I am delighted that their campaign has transformed the Durham Teaching Assistants from political novices into dedicated activists. But I do not resile from my criticism that they have allowed themselves to become overly dependent on gurus and mentors who were, in reality, barely more experienced at proper politics than they themselves were.
As a result, due to the failure to declare explicitly for the re-election of all non-Labour members of Durham County Council, and for the defeat of all Labour candidates without exception, that party has managed to retain overall control of that authority. Therefore, it is necessary to punish Labour in County Durham by other means, namely by re-electing Grahame Morris while defeating all other Labour candidates in this county at the forthcoming General Election.
One of those candidates walked out of the Teaching Assistants' Solidarity Rally, a Rally that had given a standing ovation to the two non-Labour Councillors for Consett North, both of whom have since been re-elected, and one of whom is now that walker out's Liberal Democrat opponent for Parliament. But she, Laura Pidcock, is exceptionally close to the gurus and mentors who think that a quarter-century of demonstrating and newspaper-vending on the streets, noble and important in themselves but hardly the be all and end all of grown-up politics, is in itself enough to qualify them as seasoned politicians.
Therefore, there are those among the TAs who even appear to be supporting Pidcock against Owen Temple, who is, with Alex Watson (one of my own Campaign Patrons), one of the two County Councillors to have done the most for them, as they rapturously acknowledged at their own Solidarity Rally. Seated right next to Owen and Alex, I participated fully in that rapture. While disagreeing with almost everything in the Liberal Democrat manifesto, while agreeing with almost everything in the Labour manifesto, and while aching for Jeremy Corbyn to become Prime Minister, I am proud to be a mere fortnight away from voting for Owen to serve as my MP.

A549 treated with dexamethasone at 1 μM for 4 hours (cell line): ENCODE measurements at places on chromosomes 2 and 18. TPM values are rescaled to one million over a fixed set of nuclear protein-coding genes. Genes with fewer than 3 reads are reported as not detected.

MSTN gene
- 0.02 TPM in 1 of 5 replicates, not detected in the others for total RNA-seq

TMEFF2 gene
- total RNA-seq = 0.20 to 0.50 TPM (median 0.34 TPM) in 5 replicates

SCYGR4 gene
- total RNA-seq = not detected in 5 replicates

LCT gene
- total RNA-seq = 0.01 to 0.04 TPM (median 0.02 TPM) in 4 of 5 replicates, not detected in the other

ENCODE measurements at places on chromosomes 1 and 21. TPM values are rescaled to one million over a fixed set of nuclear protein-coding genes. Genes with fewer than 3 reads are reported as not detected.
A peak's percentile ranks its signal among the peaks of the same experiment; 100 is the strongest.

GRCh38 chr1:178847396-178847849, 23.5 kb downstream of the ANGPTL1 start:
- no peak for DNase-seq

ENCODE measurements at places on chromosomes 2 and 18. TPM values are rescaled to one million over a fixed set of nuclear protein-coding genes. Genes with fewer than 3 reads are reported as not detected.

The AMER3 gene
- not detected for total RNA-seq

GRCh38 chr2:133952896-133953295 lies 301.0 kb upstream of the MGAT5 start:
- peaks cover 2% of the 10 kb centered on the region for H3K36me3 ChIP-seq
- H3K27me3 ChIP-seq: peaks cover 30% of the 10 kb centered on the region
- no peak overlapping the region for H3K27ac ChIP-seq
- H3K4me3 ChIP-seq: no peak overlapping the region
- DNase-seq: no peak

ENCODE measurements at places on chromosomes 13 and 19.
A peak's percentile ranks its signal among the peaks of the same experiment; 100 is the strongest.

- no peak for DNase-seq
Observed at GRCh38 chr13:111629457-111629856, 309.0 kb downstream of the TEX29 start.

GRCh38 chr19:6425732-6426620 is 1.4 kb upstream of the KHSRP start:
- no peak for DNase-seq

But then, my formative and ongoing political experiences have been and are as a Parish Councillor, as a governor of two schools, around even if never quite on the old Derwentside District Council, as a member of the Durham Police and Crime Commissioner's Community Panel, and as a governor of the County Durham and Darlington NHS Foundation Trust. I have no background in, nor have I the slightest affinity with, that which Lenin called "an infantile disorder".
Hence, one of my Campaign Patrons served for many years as the Leader of the Derwentside District Council of which he always said that I ought to have been a member (but my Branch preferred pure blood Aryan pretty boys who knew about football and pop music, no matter how unelectable they were), chairing the North East Regional Assembly and earning himself the OBE. While my other Campaign Patron was first elected to Parliament 30 years ago, has been the MP for four constituencies in three cities, is on course to add a fifth seat in a fourth city, and is one of the most immediately recognisable politicians in the English-speaking and several other worlds.
As a grown-up, backed by grown-ups, I am telling you that Owen Temple is the grown-up candidate in North West Durham, and the only true friend of the Teaching Assistants on the ballot paper here.